Wearables at CES: Formerly Hot Sector Having Growing Pains

At CES in recent years, wearables were a surprise hit, with sophisticated fitness bands, fashion-forward bracelets and necklaces, smart fabric and watches. At CES 2018, at the Sands, about 50 manufacturers held court in the Wearables Marketplace, that featured wearables both tried-and-true and somewhat new. If nothing seemed to catch fire, it’s a reflection of what the 2018 CTA Consumer Tech Industry Forecast already revealed: wearables are flat, with a mere 1 percent growth in revenues over the last year.

The CTA forecast, however, also pointed out that, “sales of wearables units were up 4 percent to 49.3 million units.” Somebody’s still buying wearables and CES 2018 showed what some of the trends are.

First, wearables have grown beyond fitness bands and watches. MEGAComfort, for example, showed its Energysole “anti-fatigue insoles and orthotics” that combine sensors and a “patented dual layer memory foam insole.” SKIIN, a Myant company, integrates technology into everyday apparel, and Tractive Pet Wearables is aimed at GPS trackers for dogs and cats.

CES_2018_OrCam_MyEye

There was also technology designed for those who are blind or visually impaired. OrCam MyEye 2.0 (pictured above) “uses innovative artificial vision packed into a tiny device to provide independence to people who are blind, partially sighted or have difficulty reading.”

Wareable had its list of best CES 2018 wearables, which included the much-touted L’Oreal UV Sense patch that tracks the amount of UV the wearer is exposed to. Samsung Relúmĭno glasses combine the power from the smartphone with processor-packed eyewear to help partially sighted people read a book or view an object. It also liked the Mars Translation earbuds that makes it easier to have a conversation in two languages (English, Korean, Chinese and Japanese are the languages offered).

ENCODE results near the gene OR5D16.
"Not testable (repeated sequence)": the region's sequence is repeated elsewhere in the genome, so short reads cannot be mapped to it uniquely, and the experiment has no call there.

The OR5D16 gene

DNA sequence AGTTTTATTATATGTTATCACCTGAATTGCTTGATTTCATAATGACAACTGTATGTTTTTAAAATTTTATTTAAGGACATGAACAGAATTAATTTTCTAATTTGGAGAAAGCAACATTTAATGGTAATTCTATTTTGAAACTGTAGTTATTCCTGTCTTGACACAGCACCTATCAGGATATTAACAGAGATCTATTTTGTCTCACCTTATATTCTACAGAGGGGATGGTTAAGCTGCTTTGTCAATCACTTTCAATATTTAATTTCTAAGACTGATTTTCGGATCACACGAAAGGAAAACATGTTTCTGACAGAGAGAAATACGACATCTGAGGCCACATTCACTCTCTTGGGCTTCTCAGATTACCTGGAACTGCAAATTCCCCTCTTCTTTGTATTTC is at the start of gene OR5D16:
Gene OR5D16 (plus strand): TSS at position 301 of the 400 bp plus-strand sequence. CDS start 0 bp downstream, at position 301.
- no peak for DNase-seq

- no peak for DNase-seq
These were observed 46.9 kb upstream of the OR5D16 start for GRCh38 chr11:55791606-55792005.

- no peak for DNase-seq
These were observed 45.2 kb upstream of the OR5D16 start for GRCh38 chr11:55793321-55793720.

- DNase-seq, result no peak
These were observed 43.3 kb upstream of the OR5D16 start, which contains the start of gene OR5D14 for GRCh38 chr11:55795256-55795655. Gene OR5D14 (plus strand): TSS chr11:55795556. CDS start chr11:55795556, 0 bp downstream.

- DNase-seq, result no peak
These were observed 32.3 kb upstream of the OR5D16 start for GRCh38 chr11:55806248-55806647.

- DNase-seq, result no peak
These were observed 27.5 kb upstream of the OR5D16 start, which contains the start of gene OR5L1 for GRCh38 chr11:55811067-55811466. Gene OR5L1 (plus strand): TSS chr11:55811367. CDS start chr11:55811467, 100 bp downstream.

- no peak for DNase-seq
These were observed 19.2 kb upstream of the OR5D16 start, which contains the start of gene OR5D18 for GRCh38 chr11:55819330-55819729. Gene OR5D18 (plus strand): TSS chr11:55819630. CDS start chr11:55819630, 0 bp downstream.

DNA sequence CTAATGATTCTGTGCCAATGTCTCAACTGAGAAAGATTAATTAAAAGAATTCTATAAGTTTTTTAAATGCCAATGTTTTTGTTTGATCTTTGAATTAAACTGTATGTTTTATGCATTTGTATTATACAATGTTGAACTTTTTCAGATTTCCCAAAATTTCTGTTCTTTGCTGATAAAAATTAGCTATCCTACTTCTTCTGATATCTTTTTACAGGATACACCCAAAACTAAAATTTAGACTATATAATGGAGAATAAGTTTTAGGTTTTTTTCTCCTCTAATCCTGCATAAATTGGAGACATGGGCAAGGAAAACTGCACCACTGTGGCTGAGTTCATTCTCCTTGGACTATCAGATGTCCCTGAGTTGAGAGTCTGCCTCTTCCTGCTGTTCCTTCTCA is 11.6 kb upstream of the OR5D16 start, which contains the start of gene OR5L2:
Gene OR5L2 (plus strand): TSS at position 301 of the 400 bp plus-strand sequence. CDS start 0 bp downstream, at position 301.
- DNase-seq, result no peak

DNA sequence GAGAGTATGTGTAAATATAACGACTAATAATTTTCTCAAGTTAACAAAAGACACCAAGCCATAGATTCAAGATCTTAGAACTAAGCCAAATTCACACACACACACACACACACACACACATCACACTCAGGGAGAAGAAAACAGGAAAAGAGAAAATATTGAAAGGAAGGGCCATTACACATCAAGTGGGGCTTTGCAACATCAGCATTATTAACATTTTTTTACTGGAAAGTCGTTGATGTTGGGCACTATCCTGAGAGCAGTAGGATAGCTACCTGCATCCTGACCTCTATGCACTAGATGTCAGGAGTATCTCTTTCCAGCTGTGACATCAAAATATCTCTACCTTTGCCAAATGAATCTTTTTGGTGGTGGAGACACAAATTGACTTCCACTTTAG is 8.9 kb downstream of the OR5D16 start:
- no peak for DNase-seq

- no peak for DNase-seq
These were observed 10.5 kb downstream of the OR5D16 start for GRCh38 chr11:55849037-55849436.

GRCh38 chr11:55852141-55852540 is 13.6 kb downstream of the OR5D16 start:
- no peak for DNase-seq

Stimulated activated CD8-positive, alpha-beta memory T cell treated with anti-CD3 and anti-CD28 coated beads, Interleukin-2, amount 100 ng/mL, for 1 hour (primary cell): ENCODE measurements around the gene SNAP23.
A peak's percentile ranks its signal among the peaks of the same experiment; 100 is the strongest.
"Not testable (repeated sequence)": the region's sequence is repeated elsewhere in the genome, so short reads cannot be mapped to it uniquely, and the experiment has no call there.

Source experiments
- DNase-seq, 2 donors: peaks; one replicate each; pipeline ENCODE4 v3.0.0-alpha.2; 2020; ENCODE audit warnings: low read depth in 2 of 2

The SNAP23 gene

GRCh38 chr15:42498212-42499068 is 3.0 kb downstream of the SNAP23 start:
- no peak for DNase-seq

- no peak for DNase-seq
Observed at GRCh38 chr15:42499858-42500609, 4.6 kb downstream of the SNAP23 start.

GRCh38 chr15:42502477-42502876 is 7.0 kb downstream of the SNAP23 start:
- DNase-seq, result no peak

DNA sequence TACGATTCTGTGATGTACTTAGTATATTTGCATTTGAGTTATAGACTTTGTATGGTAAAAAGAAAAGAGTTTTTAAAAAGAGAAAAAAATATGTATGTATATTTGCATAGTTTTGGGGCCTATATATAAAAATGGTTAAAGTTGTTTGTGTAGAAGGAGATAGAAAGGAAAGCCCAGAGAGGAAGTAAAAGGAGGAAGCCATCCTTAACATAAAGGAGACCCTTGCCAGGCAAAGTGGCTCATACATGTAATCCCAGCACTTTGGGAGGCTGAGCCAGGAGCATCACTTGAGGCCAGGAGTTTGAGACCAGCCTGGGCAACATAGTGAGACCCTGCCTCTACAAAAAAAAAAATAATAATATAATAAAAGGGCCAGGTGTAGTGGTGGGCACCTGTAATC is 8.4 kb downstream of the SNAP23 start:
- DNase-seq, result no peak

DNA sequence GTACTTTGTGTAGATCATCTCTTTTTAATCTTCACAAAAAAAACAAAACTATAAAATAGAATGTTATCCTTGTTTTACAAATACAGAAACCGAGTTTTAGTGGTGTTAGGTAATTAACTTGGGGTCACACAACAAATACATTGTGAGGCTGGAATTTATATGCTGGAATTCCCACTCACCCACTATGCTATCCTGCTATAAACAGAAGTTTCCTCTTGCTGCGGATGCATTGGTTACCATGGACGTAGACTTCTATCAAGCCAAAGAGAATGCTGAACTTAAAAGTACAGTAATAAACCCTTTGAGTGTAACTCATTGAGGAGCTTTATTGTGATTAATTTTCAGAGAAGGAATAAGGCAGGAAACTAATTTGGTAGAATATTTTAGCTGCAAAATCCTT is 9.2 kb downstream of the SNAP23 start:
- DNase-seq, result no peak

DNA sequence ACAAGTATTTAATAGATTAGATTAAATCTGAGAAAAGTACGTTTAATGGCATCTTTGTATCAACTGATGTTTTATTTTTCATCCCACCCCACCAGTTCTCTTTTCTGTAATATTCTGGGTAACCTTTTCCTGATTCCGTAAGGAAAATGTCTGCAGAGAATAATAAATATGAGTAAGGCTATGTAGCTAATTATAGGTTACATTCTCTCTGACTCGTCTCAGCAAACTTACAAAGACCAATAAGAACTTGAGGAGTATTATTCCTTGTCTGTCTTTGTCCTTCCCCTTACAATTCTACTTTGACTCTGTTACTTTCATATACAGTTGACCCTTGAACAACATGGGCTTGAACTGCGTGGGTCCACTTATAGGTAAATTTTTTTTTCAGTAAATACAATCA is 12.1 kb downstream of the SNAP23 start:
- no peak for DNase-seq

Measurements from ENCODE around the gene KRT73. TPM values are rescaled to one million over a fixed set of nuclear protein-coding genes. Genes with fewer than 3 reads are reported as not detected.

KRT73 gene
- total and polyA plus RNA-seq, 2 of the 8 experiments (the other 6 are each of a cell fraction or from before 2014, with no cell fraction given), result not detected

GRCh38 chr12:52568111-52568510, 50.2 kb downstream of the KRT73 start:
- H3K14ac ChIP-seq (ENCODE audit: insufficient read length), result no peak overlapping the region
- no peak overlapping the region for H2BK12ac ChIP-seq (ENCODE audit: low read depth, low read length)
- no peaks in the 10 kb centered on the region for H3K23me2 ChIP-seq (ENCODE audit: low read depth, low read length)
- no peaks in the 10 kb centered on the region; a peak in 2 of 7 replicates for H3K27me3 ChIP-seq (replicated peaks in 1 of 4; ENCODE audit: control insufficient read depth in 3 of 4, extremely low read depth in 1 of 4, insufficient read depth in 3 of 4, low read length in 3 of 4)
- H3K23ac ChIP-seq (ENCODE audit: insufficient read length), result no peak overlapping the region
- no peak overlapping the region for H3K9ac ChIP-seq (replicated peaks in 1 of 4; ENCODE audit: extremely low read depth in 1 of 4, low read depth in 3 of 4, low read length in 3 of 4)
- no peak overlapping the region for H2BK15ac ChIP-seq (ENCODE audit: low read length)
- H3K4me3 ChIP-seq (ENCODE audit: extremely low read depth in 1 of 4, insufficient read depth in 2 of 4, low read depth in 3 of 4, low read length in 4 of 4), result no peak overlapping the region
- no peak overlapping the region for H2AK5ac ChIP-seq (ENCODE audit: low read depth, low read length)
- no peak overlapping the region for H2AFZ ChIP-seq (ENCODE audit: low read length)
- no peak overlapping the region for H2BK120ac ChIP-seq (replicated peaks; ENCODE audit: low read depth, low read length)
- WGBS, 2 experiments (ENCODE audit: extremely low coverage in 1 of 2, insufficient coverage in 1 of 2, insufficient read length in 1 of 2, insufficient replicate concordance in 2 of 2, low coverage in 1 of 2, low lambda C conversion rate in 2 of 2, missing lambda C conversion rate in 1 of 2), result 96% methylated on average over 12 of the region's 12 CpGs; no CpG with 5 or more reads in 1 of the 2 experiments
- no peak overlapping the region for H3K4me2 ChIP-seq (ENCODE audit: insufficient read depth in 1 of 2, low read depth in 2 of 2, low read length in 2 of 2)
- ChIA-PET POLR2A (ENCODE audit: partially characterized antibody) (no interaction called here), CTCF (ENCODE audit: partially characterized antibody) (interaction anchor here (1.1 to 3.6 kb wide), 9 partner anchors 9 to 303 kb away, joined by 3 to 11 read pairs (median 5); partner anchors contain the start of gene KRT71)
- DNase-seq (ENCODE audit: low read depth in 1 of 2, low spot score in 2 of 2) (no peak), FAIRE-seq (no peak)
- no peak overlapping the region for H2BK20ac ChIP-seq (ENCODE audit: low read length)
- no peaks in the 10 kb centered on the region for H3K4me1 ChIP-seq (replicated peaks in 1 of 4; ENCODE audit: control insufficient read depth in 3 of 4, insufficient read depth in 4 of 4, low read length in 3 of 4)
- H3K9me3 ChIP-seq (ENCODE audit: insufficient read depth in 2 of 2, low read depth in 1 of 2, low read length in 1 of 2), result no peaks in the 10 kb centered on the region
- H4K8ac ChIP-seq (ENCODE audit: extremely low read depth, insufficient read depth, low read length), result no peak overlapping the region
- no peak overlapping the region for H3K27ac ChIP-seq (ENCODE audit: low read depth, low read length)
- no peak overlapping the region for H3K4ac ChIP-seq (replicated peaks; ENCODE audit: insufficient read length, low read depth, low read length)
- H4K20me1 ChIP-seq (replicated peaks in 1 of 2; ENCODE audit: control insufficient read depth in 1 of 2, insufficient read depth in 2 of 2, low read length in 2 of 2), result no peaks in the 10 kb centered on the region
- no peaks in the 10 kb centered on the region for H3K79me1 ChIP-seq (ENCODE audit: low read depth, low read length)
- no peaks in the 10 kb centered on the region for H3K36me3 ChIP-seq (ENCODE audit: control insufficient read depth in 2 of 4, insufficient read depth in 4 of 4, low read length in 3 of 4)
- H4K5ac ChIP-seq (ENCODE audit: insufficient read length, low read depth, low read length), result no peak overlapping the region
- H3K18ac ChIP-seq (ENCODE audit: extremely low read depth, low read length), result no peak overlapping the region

Both Wareable and Ars Technica favored the Garmin Forerunner 645 Music, a Garmin smartwatch with music support. There are also a couple of hearables — Bragi Project Ears and Nuheara IQbuds — that make adjustments for the hearing impaired.

Both fashion label Kate Spade and watchmaker Skagen showed off Android Wear watches, the Kate Spade New York Scallop and Skagen Falster. But The New York Times wondered, in the wake of CES 2018, if “the Fashion Wearables love affair is over.” “Only three years ago … wearables were the buzzword of the runways, predicted to trend in closets everywhere,” it said. “Now they barely merit a mention.”

The love affair has cooled, says NYT, and the problem is that many of its manufacturers aren’t really sure what they’re about. The journalist recalls being shown the first Apple Watch and asking what it would do. “[Apple chief design officer] Jonathan Ive … told me they didn’t really know; that they would have to see how people used it to understand what it would really become.”

“Presumably,” NYT concludes, “that’s what’s going on now.